Tech & Startups

Sabre’s Transforming Its Business, Aiming to Create Seamless Travel

The new executive team is working on building capabilities like automatic rebookings and personalized offers for travelers.

Sabre Corp. CEO Sean Menke has a vision to create a seamless travel experience in which all transactions, preferences, and changes are connected, automatic, and seamless. And several C-suite executives who he recently hired have already started making Menke’s vision a reality.

Menke believes Sabre should be the pioneer that creates a connected platform for all travel-related transactions. The idea is to meet the specific needs—including everything related to bookings of flights, car rentals, hotel accommodations, etc.—of every trip in one place. It also means providing the opportunity to have all bookings related to the same trip automatically update if, say, a flight were to change. The platform aims to eventually aid all service providers and is expected to be like an app store for the travel industry—allowing developers to build various travel applications for the platform.

“From where I sit, there’s no other company that has the position vision and commitment to be this platform,” Menke told investors earlier this year during Sabre’s investor day.

Sabre’s chief information officer and chief technology—both of whom have been on the team for less than a year—recently dug into the vision to provide updates on the progress of the company’s transformation. The company expects to spend $500 million on tech infrastructure and $500 million in labor this year, with total tech costs projected to increase compound annual growth rates by 3 to 4 percent. Sabre is leaning on open-source libraries to help accelerate the work that needs to be done, using code that already exists to propel new ideas.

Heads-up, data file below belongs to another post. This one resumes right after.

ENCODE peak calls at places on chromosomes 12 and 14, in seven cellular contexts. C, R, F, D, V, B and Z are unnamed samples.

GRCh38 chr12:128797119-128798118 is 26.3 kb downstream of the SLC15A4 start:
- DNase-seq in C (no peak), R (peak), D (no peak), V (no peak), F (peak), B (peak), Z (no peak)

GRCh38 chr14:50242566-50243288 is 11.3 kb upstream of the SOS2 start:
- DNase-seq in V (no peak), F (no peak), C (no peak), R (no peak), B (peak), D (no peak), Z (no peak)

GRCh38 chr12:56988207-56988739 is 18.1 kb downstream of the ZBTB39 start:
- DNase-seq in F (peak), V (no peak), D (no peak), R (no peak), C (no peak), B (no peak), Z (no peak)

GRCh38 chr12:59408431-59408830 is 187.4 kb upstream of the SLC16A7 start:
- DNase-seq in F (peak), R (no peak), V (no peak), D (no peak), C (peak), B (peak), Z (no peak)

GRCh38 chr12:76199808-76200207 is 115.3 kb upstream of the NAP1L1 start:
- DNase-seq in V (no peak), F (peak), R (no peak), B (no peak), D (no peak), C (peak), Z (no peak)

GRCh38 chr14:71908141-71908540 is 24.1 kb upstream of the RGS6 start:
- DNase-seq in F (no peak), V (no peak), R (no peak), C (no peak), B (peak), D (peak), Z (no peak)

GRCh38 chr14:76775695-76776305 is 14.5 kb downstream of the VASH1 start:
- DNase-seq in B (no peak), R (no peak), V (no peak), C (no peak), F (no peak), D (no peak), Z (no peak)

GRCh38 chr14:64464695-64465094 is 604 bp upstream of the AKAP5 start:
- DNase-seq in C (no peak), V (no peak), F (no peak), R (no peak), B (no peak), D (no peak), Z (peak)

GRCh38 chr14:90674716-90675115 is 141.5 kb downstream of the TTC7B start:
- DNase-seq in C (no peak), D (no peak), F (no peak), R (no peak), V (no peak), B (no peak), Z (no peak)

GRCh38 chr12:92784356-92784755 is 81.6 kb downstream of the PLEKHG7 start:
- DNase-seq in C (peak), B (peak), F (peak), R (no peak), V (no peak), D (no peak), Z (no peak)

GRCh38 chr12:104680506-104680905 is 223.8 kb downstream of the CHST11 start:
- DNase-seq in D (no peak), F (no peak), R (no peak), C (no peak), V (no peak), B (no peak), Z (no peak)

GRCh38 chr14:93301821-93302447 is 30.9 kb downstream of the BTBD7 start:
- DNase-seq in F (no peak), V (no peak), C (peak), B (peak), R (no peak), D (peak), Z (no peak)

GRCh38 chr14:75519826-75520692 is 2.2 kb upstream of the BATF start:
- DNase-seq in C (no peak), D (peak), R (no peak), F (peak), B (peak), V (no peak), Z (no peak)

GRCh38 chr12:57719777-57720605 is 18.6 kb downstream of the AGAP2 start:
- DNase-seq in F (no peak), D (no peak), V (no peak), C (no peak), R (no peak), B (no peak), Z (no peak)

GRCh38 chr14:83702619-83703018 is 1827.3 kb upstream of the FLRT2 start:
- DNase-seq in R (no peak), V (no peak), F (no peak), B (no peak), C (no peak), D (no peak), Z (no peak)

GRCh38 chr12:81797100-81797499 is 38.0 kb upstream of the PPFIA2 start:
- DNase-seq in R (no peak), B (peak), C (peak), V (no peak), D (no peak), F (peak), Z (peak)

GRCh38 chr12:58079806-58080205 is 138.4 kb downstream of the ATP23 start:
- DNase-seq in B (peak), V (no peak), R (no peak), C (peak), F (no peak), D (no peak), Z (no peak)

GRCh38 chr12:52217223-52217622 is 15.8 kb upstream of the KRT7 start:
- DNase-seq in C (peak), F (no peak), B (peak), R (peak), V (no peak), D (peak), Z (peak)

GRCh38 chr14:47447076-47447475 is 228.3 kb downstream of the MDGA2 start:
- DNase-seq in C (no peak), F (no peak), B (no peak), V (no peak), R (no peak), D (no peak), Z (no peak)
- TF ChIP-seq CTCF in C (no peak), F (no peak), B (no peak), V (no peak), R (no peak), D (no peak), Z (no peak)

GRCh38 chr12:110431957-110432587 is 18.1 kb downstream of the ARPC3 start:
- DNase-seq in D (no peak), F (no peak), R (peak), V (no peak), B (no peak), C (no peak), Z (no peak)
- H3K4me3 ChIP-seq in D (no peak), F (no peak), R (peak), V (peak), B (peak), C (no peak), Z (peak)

So far, Sabre has already begun the work for automatic reaccommodations for airlines, said CTO Vish Saoji. So if the weather changes or a flight is cancelled, the passenger is automatically booked on the next available flight and notified of the change.

It’s also working on what Saoji calls “dynamic offers,” or personalized offers based on the traveler’s preferences. After all, the company collects data from 20 billion queries and transactions a month. With predictive analytics, the team expects to be able to help forecast customers’ needs and preferences with its new offers. “We are hoping that that will be in products this year,” Saoji said.

Meanwhile, CIO Joe DiFonzo said the back-end work is also well underway, with Sabre building out the infrastructure and moving toward a cloud-based system. It’s also working to distribute functionality beyond the U.S., DiFonzo said.

With the new capabilities, Sabre execs expect to provide a lower-cost platform stacked with more capabilities. That was Menke’s vision when he joined the company, and as a result, it caused a shakeup in the executive team. Those who did not sign on to the new vision found opportunities elsewhere. Meanwhile, the company attracted executives like DiFonzo, the company’s first-ever CIO; and Saoji, both of whom were excited to be a part of the evolution of the company.

Saoji and DiFonzo both come equipped with experience in technologic transformations like the one Sabre is currently going through. Soaji has spent the last 25 years primarily in software technology companies, while DiFonzo has spent the last 28 years in the telecom industry.

“When this opportunity came, I was really excited about just the sheer … opportunity to build and reimagine not just the Sabre platform, but … the future of travel,” Soaji said.

“One of the key attributes that Vish and I both bring to our jobs is this notion of, ‘Hey, we’ve done this before,’” DiFonzo said. “It’s difficult but it’s not impossible. We know the traps and the pitfalls, and we know what to avoid.”

The other thing the two have in common, they said, is their aggressiveness in the timeline in converting Sabre’s mainframe system to a cloud-based open system in a distributed network. “We’ve got a mission, we’ve got a plan, we’re going to be doing this over the next few years,” DiFonzo said. “We’ve figured out enough at this point to start moving, and we will work out more of the details as we work out the plan. But we’re already making good progress.”


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